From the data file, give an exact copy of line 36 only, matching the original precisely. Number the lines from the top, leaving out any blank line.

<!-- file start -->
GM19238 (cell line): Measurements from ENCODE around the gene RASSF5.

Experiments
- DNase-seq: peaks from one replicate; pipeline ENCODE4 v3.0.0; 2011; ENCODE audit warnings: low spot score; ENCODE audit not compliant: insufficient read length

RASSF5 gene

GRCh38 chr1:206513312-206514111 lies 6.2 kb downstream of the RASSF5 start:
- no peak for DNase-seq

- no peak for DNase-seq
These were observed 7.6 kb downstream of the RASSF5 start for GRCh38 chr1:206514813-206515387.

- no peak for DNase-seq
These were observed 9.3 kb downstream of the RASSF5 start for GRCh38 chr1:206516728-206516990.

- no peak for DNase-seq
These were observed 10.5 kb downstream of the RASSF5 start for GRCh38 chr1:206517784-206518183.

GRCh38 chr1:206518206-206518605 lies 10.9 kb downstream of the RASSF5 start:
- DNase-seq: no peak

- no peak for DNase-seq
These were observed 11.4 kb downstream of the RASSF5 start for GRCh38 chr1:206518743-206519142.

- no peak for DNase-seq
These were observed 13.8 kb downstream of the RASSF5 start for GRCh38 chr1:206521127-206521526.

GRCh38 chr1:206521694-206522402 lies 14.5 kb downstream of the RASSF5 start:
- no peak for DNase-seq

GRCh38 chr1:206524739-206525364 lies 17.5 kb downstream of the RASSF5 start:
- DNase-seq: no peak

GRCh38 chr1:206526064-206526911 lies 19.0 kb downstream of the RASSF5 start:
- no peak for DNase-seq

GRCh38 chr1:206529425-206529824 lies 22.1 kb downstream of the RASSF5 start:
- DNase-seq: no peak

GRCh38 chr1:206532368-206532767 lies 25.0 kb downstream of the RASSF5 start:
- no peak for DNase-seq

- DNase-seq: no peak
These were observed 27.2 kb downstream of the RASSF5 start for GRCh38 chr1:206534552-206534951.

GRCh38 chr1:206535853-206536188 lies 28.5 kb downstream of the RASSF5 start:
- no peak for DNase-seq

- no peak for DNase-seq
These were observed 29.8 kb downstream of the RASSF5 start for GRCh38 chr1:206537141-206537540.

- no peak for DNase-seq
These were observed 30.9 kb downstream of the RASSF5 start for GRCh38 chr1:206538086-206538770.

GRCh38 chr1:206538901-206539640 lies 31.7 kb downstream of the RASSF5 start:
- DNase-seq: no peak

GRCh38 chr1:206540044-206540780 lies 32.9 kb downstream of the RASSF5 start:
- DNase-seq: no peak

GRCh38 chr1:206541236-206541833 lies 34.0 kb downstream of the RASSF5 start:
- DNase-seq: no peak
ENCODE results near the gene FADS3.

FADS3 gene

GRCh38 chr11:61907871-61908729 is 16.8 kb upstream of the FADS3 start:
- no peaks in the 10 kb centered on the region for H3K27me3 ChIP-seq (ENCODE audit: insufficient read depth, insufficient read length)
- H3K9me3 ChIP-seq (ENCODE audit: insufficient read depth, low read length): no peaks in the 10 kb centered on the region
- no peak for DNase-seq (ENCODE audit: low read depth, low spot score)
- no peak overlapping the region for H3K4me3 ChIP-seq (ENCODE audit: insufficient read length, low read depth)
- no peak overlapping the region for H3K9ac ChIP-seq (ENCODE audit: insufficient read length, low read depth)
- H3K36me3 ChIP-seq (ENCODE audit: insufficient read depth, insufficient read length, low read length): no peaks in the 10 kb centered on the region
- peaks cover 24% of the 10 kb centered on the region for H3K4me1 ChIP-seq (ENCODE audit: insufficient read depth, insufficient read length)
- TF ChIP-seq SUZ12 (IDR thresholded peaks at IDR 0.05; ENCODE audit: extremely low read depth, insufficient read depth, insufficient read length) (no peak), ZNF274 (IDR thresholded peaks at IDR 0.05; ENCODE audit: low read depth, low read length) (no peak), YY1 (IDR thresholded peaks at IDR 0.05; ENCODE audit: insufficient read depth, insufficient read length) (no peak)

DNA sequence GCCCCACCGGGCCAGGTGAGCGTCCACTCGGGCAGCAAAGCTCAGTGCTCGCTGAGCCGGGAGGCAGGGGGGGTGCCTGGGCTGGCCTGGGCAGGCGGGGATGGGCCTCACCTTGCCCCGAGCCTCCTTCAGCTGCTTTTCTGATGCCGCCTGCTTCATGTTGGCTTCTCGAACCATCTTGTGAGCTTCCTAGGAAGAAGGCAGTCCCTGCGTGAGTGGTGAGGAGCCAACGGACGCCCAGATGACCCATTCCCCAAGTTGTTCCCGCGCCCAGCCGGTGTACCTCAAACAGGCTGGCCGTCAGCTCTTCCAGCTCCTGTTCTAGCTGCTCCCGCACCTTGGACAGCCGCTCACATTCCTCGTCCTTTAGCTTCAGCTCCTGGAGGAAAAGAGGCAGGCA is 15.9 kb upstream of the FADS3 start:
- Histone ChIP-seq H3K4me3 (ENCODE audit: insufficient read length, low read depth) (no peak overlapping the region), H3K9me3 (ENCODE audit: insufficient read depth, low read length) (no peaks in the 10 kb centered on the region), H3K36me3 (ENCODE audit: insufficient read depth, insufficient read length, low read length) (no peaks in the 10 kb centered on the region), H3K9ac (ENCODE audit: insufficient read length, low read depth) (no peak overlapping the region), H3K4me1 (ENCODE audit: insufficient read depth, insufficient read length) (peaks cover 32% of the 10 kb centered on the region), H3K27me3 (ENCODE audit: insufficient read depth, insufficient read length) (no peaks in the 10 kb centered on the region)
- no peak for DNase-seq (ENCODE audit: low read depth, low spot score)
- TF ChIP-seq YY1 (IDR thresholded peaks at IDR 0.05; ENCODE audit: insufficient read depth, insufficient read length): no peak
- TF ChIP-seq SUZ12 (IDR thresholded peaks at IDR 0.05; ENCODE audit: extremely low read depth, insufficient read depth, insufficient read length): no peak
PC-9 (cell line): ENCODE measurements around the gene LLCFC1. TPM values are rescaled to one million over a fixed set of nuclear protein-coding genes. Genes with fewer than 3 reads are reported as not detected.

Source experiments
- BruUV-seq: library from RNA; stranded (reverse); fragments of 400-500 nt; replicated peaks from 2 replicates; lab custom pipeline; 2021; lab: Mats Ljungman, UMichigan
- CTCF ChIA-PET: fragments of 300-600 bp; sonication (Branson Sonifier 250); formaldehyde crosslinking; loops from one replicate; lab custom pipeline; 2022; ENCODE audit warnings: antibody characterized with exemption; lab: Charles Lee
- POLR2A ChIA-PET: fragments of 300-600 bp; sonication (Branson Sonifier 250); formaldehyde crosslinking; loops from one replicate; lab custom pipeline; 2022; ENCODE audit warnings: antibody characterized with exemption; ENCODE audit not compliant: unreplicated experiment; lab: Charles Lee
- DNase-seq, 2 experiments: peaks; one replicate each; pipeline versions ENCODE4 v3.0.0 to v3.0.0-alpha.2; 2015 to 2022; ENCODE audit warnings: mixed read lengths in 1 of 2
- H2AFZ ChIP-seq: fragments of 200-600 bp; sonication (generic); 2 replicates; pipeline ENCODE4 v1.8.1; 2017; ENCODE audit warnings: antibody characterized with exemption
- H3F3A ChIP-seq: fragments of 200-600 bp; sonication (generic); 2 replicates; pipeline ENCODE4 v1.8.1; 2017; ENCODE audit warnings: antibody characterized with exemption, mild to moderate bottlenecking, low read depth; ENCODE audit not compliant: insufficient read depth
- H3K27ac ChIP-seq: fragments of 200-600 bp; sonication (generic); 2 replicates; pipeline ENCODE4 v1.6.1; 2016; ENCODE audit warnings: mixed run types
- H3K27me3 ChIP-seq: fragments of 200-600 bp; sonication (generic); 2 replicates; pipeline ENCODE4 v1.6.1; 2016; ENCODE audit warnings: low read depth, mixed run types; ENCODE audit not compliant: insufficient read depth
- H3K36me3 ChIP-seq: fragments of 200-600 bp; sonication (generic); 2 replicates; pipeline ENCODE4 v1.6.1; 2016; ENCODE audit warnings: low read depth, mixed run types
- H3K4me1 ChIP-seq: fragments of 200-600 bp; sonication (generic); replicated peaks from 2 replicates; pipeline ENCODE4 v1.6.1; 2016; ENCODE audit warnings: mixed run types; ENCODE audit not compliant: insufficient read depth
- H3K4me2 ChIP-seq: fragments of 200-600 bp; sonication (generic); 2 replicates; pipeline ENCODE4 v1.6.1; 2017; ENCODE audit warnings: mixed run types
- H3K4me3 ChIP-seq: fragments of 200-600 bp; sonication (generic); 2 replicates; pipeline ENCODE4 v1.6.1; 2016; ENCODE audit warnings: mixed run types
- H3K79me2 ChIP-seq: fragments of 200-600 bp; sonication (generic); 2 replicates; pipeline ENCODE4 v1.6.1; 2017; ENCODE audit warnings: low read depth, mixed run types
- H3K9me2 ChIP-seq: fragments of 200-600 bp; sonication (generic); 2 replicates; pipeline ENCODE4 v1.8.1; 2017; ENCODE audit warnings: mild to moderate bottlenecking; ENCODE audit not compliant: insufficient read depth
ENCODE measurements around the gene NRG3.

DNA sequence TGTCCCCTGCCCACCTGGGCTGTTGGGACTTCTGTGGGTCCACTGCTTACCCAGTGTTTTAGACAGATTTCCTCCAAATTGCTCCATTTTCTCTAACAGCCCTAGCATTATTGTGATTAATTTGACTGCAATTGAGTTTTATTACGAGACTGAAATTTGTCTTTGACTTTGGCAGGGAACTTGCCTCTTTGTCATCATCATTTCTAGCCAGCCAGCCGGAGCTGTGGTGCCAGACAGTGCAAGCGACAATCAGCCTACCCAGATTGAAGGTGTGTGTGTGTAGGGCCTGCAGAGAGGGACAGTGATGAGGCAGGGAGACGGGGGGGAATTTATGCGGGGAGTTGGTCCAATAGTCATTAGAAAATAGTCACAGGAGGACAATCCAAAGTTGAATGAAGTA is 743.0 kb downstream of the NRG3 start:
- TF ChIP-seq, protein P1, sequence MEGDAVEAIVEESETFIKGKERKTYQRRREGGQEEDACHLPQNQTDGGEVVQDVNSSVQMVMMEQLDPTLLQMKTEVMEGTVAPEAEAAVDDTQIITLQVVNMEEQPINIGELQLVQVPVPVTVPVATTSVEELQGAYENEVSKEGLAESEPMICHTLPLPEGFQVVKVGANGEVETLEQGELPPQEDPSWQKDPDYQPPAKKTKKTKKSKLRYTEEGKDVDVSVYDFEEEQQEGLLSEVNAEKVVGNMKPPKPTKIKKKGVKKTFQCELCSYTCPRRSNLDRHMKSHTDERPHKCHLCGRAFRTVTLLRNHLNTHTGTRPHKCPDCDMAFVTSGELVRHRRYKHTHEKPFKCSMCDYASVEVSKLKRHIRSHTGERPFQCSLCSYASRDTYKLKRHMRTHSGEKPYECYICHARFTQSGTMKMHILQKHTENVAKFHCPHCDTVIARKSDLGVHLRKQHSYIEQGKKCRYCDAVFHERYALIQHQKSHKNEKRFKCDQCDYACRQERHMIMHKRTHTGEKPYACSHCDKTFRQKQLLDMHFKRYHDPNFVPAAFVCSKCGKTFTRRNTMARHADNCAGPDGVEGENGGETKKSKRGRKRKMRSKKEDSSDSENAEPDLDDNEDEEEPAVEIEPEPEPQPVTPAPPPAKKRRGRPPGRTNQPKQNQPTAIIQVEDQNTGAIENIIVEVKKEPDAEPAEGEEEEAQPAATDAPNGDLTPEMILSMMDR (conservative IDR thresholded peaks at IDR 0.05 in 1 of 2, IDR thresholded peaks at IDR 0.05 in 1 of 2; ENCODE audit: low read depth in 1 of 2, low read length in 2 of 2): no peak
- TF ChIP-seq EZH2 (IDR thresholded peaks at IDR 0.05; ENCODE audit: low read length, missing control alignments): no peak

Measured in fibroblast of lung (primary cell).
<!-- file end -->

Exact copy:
These were observed 30.9 kb downstream of the RASSF5 start for GRCh38 chr1:206538086-206538770.